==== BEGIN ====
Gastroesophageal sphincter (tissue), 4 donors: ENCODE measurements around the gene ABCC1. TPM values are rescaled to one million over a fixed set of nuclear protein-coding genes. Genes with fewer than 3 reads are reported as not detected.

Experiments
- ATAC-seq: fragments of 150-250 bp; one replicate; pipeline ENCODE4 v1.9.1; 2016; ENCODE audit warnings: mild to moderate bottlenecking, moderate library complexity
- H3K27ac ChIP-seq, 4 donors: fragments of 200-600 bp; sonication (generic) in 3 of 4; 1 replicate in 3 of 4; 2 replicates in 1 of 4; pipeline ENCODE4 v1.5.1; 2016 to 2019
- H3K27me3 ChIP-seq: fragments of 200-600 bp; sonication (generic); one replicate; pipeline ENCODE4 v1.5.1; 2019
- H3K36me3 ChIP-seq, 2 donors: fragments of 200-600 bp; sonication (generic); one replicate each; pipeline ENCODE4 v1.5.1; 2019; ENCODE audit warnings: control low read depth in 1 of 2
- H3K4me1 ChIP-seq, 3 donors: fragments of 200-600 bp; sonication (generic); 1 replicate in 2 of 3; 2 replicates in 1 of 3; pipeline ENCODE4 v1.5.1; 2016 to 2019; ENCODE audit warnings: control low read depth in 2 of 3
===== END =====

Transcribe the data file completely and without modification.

Gastroesophageal sphincter (tissue), 4 donors: ENCODE measurements around the gene ABCC1. TPM values are rescaled to one million over a fixed set of nuclear protein-coding genes. Genes with fewer than 3 reads are reported as not detected.

Experiments
- ATAC-seq: fragments of 150-250 bp; one replicate; pipeline ENCODE4 v1.9.1; 2016; ENCODE audit warnings: mild to moderate bottlenecking, moderate library complexity
- H3K27ac ChIP-seq, 4 donors: fragments of 200-600 bp; sonication (generic) in 3 of 4; 1 replicate in 3 of 4; 2 replicates in 1 of 4; pipeline ENCODE4 v1.5.1; 2016 to 2019
- H3K27me3 ChIP-seq: fragments of 200-600 bp; sonication (generic); one replicate; pipeline ENCODE4 v1.5.1; 2019
- H3K36me3 ChIP-seq, 2 donors: fragments of 200-600 bp; sonication (generic); one replicate each; pipeline ENCODE4 v1.5.1; 2019; ENCODE audit warnings: control low read depth in 1 of 2
- H3K4me1 ChIP-seq, 3 donors: fragments of 200-600 bp; sonication (generic); 1 replicate in 2 of 3; 2 replicates in 1 of 3; pipeline ENCODE4 v1.5.1; 2016 to 2019; ENCODE audit warnings: control low read depth in 2 of 3